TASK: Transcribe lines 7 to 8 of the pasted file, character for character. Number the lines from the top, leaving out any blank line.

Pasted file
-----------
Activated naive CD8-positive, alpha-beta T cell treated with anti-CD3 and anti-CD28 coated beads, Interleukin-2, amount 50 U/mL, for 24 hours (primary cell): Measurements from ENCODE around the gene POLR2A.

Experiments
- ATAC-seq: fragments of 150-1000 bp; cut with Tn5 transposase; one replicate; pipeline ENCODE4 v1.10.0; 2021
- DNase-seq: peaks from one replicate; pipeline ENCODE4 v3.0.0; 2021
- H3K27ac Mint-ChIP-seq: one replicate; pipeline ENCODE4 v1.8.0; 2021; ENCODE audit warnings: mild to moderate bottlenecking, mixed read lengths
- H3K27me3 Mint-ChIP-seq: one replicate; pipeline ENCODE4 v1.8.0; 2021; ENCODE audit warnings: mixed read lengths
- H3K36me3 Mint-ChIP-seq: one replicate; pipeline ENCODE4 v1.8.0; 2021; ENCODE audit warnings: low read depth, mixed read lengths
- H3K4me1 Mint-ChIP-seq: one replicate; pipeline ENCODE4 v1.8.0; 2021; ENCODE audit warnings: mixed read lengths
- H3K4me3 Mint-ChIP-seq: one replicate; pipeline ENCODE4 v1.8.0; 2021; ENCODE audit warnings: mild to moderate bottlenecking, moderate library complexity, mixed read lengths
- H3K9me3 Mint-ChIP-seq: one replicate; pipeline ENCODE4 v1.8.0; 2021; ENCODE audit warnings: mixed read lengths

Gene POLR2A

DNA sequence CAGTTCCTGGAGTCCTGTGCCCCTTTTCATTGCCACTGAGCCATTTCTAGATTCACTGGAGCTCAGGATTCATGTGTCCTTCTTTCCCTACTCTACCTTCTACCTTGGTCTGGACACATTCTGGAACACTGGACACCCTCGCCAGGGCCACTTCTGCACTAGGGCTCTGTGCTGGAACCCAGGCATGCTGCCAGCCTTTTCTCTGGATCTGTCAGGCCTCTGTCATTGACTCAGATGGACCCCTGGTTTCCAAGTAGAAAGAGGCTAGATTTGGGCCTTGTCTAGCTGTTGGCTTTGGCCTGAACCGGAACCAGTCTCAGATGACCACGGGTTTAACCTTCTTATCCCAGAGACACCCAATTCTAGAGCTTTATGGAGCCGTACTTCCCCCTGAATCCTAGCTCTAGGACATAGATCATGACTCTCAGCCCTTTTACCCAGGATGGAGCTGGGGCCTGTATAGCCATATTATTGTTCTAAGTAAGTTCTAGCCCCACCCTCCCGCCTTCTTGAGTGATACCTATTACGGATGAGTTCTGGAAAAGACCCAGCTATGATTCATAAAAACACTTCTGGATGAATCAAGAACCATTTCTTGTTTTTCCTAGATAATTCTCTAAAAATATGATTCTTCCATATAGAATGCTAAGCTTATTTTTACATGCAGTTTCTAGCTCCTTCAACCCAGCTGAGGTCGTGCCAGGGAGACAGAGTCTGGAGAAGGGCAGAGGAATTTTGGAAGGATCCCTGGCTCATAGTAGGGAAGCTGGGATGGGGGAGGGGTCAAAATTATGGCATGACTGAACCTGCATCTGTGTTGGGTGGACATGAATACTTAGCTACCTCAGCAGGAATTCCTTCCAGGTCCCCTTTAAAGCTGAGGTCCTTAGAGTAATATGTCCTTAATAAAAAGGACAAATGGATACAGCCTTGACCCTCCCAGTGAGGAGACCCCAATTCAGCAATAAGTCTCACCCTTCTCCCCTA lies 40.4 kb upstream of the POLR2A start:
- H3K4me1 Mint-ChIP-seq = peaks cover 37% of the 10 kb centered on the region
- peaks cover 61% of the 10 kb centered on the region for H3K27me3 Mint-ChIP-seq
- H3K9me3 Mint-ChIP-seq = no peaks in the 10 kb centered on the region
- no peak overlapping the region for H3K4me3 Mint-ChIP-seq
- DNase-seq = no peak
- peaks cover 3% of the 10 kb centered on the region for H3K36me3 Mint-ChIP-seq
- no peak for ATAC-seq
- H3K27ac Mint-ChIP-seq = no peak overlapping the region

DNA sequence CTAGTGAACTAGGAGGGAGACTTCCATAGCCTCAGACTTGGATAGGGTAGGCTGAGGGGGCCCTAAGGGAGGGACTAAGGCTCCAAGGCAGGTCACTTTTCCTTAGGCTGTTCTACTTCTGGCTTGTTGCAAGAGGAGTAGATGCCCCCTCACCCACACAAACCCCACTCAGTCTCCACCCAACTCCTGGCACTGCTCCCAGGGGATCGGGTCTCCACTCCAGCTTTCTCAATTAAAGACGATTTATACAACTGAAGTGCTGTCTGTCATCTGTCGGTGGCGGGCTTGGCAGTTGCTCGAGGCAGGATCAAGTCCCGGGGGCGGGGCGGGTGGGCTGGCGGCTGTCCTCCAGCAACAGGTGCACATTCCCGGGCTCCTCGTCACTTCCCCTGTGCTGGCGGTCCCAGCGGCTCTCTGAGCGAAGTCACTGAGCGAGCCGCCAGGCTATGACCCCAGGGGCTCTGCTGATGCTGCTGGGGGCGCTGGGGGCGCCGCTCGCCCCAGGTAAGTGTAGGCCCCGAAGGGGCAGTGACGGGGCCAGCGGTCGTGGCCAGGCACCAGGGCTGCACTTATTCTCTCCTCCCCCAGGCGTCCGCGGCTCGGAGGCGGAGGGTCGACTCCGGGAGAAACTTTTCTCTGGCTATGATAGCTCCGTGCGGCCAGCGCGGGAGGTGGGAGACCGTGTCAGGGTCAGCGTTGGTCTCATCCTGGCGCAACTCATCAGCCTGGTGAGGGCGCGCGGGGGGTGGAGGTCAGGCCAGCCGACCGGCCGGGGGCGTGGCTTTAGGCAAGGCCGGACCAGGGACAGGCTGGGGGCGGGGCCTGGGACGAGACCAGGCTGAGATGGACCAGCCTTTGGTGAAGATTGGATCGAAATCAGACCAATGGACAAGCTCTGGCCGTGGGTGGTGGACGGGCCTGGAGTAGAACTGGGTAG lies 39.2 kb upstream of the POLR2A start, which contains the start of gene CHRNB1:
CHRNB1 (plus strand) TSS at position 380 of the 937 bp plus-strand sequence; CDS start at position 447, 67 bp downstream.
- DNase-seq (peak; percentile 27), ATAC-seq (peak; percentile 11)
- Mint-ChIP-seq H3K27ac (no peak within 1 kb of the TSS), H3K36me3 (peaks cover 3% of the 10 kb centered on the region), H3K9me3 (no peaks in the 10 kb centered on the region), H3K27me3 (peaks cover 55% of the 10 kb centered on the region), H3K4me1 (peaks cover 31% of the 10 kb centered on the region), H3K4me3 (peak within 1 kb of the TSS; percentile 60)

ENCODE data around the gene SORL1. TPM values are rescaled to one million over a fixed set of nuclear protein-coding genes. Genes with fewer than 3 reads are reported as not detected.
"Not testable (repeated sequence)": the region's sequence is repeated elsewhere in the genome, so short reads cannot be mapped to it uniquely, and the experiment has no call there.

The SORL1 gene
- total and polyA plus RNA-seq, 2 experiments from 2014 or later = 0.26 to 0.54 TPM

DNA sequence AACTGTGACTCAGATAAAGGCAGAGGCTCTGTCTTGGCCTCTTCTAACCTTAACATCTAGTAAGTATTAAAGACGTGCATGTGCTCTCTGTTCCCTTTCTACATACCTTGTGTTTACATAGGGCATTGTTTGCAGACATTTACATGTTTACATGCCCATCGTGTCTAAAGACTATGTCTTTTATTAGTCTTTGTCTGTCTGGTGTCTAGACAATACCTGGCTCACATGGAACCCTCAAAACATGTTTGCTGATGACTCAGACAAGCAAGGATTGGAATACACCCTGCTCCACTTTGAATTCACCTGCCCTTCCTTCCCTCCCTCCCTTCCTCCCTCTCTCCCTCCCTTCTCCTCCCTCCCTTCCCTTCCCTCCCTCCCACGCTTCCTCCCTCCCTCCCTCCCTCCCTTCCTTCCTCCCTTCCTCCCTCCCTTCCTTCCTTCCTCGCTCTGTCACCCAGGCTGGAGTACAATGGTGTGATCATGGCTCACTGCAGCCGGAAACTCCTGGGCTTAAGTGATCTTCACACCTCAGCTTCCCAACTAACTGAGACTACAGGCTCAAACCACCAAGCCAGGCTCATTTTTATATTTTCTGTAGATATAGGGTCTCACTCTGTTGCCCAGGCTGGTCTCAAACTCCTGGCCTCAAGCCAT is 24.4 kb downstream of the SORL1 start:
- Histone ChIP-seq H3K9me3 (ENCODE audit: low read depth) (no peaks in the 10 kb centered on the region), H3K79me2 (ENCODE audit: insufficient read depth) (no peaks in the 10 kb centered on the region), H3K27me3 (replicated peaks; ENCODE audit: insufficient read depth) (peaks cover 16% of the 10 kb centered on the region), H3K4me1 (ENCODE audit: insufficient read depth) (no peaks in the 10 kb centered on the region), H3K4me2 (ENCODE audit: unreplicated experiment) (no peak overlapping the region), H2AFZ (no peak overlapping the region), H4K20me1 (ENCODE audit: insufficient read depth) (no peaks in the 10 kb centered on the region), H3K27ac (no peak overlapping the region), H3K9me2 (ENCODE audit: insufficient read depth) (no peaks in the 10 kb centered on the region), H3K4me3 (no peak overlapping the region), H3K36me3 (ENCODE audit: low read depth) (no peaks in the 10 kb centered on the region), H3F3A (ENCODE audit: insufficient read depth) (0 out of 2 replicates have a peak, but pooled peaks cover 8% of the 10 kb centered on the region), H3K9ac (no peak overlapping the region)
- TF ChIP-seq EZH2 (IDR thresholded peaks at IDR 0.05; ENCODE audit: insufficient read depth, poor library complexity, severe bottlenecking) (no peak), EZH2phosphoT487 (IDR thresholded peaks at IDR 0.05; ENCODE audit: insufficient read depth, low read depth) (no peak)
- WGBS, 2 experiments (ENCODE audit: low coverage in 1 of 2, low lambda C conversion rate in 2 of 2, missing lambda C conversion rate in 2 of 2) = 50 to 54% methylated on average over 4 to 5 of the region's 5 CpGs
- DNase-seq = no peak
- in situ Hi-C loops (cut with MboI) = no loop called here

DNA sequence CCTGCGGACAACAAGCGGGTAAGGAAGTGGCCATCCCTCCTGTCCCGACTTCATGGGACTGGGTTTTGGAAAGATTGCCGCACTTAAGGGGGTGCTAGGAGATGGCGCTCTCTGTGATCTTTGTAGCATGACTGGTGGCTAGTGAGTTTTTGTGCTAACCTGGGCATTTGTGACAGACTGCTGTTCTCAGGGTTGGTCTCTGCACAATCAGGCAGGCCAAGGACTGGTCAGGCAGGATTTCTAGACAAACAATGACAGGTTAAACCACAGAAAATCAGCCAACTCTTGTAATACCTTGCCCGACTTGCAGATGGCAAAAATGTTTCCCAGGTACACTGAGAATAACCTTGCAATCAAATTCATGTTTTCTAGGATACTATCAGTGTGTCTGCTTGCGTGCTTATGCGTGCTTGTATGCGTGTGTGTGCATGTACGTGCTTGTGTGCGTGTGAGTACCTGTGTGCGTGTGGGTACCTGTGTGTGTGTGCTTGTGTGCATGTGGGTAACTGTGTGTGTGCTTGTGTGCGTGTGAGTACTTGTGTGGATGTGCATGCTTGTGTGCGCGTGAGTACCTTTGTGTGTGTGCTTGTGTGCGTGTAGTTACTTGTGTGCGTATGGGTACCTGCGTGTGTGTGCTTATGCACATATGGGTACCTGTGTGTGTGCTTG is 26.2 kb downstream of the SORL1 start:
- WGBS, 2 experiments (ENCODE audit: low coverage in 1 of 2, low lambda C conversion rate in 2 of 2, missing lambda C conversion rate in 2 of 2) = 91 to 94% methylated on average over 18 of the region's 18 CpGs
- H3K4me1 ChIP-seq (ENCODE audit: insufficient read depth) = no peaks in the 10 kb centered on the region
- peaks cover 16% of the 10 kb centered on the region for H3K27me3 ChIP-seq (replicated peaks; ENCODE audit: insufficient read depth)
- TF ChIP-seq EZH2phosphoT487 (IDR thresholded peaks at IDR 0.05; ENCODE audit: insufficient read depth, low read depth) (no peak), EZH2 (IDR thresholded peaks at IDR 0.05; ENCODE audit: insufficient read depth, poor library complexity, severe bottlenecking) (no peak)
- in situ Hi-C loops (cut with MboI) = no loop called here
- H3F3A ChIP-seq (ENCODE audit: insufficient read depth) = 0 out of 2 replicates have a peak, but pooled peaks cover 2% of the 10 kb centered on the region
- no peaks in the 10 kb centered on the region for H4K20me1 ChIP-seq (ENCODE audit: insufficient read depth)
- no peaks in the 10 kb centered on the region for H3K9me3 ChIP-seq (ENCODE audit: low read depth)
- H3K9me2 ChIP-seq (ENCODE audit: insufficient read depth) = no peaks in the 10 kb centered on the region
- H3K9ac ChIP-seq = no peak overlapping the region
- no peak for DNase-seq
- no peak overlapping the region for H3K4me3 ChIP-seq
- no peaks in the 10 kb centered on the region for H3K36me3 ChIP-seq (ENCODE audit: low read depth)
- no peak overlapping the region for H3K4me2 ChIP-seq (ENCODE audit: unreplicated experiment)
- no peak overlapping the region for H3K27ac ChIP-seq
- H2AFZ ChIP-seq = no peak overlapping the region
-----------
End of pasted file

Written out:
- H3K36me3 Mint-ChIP-seq: one replicate; pipeline ENCODE4 v1.8.0; 2021; ENCODE audit warnings: low read depth, mixed read lengths
- H3K4me1 Mint-ChIP-seq: one replicate; pipeline ENCODE4 v1.8.0; 2021; ENCODE audit warnings: mixed read lengths